DENVER — A statewide recount will happen over the next week after Tina Peters was able to come up with the funds to pay for it earlier this week.
Peters had requested a recount twice and emailed individual county clerks asking for a hand recount. She was arrested last Thursday and released on bond after being accused of sending an email to the director of elections, which violates a court order not to contact the office.
Peters submitted $255,912 to pay for the recount, which must be concluded by Aug. 4.
At the Denver election headquarters, staff spent Friday carting dozens of boxes of paper ballots out of the vault and into the counting room. Normally, this room is pretty empty during the month of July after a busy primary election.
“The process is simple. We're going to run our election like we always do,” said clerk and recorder Paul López. “The first step is like always, we're going to test our equipment in the beginning test for accuracy. It's called our logic and accuracy test.”
Denver expects to run roughly 127,000 ballots through its scanners for the recount. Paper ballots are retained for 24 months after an election.
Staff and a bipartisan group of election judges are being called back into the office to participate in the recount, which will begin over the weekend and at the start of next week.
Recounts can happen in two ways; if the election is close, a recount is triggered automatically and paid for by the state. If the election is not close, candidates can request a recount but are also expected to pay for it, like in this case.
Recounts paid for by the candidates are exceedingly rare, so are statewide recounts.
“I've never done a recount since I've been clerk and I don't think the last time...—I think the last time we've done a recount was over 20 years ago,” López said.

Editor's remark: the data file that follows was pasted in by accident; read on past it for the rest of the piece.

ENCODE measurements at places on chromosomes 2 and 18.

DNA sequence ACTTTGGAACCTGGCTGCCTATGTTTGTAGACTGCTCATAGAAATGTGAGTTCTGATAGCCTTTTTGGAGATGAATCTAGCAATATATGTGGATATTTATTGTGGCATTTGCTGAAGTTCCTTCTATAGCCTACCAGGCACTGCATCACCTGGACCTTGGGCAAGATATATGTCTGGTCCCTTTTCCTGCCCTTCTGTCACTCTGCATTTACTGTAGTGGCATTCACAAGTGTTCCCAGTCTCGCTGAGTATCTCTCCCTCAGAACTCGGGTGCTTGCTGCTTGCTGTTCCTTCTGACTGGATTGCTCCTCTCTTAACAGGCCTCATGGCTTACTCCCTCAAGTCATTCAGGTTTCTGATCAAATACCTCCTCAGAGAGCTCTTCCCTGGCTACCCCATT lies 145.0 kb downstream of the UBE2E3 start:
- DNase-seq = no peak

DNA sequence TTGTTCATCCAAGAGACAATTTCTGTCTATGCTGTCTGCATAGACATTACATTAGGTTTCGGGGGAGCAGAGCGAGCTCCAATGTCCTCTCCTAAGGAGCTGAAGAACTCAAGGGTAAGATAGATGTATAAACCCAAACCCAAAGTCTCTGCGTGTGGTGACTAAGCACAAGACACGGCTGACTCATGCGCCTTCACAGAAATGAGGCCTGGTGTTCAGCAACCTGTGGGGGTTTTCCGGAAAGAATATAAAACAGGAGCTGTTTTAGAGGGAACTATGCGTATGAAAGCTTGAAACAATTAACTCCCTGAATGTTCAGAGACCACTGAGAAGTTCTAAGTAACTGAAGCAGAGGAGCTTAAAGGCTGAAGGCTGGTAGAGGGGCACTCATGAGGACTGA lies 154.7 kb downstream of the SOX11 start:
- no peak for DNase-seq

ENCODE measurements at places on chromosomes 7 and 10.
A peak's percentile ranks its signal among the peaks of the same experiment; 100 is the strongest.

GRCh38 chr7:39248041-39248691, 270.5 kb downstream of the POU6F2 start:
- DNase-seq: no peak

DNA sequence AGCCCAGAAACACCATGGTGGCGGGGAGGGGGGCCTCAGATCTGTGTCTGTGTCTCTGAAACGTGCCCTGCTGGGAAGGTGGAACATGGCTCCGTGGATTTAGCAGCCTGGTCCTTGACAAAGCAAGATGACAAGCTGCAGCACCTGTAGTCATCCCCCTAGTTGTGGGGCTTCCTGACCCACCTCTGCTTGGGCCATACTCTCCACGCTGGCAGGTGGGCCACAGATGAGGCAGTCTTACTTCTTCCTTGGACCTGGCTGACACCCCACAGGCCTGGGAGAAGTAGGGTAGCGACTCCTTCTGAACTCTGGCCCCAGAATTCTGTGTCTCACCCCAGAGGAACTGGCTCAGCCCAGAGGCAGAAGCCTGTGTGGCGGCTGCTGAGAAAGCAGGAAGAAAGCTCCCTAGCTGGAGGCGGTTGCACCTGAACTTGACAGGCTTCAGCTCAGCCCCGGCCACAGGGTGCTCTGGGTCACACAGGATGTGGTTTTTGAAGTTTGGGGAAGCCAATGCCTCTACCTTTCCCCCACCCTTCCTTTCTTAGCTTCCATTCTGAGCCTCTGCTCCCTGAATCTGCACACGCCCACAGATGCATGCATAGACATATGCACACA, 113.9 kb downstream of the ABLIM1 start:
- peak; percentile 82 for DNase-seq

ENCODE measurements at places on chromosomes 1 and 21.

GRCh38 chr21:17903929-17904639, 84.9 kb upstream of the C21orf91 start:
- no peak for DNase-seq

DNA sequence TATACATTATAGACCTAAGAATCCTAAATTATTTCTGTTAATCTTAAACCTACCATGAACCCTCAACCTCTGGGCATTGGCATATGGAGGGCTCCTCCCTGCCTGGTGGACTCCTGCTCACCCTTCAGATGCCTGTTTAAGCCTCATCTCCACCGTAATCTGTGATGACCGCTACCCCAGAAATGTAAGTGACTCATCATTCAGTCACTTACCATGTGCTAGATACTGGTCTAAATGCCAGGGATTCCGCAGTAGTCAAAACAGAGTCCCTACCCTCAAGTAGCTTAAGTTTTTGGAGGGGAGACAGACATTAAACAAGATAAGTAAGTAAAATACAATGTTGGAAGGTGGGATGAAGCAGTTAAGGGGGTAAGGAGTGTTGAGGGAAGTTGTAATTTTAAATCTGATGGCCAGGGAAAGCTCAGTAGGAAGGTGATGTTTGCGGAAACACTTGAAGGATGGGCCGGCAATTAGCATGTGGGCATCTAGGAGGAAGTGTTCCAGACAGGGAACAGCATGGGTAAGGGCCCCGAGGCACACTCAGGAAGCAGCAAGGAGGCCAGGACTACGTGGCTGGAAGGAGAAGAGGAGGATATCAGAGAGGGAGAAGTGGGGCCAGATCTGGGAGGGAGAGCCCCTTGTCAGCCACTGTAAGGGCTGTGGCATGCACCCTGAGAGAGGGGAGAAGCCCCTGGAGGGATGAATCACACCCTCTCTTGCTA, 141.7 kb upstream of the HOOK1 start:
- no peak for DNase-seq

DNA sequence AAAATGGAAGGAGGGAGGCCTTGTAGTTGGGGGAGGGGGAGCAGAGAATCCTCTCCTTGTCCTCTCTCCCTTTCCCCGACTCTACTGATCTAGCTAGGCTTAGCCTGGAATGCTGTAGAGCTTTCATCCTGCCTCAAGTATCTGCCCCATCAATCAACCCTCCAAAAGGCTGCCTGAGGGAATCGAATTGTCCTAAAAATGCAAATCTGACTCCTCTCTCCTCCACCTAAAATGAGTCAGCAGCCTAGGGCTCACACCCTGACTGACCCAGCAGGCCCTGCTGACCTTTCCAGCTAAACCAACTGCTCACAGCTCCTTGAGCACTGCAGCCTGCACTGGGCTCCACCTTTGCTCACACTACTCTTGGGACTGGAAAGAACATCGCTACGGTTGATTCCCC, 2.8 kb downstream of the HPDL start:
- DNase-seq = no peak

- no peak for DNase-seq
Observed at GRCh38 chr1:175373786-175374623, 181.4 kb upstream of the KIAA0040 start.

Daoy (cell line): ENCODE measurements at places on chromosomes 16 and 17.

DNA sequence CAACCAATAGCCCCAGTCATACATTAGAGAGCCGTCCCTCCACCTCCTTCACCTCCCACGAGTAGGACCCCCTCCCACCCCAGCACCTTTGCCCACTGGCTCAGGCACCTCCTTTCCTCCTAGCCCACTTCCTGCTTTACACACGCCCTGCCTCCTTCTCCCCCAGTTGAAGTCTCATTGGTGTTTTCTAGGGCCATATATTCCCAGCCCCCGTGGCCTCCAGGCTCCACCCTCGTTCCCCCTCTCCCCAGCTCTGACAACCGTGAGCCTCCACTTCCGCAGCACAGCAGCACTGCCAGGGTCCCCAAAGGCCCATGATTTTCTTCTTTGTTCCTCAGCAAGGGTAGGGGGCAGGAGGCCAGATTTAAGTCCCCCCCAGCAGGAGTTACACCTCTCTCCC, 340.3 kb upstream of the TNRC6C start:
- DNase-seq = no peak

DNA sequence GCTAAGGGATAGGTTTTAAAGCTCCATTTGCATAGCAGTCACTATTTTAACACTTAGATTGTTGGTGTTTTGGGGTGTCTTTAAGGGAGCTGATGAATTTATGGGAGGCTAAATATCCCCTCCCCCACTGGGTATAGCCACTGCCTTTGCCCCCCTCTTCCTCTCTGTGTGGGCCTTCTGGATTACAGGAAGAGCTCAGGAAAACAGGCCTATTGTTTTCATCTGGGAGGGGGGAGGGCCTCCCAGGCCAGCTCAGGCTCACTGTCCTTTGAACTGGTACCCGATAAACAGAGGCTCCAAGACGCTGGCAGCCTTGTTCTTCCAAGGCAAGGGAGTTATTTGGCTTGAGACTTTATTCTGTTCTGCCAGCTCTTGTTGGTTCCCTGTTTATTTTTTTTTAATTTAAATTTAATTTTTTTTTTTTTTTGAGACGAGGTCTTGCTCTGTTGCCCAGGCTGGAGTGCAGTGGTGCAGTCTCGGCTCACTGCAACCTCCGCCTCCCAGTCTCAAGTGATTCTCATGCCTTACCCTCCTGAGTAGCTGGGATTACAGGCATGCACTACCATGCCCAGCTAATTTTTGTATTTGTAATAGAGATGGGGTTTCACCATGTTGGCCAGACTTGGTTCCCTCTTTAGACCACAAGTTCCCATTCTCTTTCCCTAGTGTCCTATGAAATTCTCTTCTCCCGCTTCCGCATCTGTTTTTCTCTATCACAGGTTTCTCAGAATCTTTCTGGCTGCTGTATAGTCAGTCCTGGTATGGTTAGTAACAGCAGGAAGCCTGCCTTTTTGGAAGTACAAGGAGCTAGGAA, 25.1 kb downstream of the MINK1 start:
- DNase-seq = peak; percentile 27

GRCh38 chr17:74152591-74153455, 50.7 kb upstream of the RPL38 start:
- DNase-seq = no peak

That recount was for now Governor Jared Polis. In 2000, he ran for the state board of education and won by 90 votes. An automatic recount was triggered and Democrats decided to pay an additional $11,000 for more recounts. The recount confirmed that Polis won the race.
This time around, the tab for the recount was much higher because the recount was requested so close to the deadline. Another difference between now and 22 years ago: Peters lost her election by 88,578 votes. Finding enough counting discrepancies to account for that number of votes would be completely unprecedented in Colorado.
“We are very confident with our accuracy, we're very confident with our results with the security, the election and the outcome of the election,” López said. “All we have to do is convince the losers that they've lost once again, we will do that."
He doesn’t anticipate any major changes in the results.
So if a recount is unlikely to overturn the results of the election what is the point of a recount? Metropolitan State University of Denver political science professor Robert Preuhs says there are a number of reasons for these candidates, like continuing the narrative these campaigns have been pushing of mistrust in the election process.
He anticipates that there will be some small changes in the results but not enough to make any real difference. That could be enough of a reason, though, for candidates that already question the elections to continue distrusting the process.
“What's going on is that you're looking for any sort of discrepancy. So, if there's a couple of 100 votes here, there, see, that's proof that there's a problem with the election system,” Preuhs said. “Again, none of those are true. We're going to see some variation in the outcome between the original primary count and the recount and that's always going to happen.”
Preuhs worries, however, that these recounts will cost more than money by propelling distrust in Colorado elections.
“I think it's actually really dangerous. I mean, what you're doing is really sowing the seeds for mistrust in government,” he said.
Mistrust can also cause a cycle where candidates are accused of being illegitimate and then any policy they work on is mistrusted, which leads to gridlock, which leads to more mistrust.
“Once we have a sense that these aren't legitimate processes, then there's a whole lot of reasons for folks to work outside of the process, to work outside of the election system,” Preuhs said.
Nevertheless, recounts requested by candidates are part of Colorado’s normal election process. Clerks across the state are now gearing up for that recount. López hopes the results will be enough to convince the candidates that the elections are safe and reliable.
One other candidate, Lynda Zamora Wilson, also paid for a recount and will receive one. She ran against state Republican Sen. Paul Lundeen for Senate District 8, which represents Monument, El Paso and Colorado Springs, among other places. Wilson paid $20,819 for her recount.
The recounts need to be completed by Aug. 4 by state law.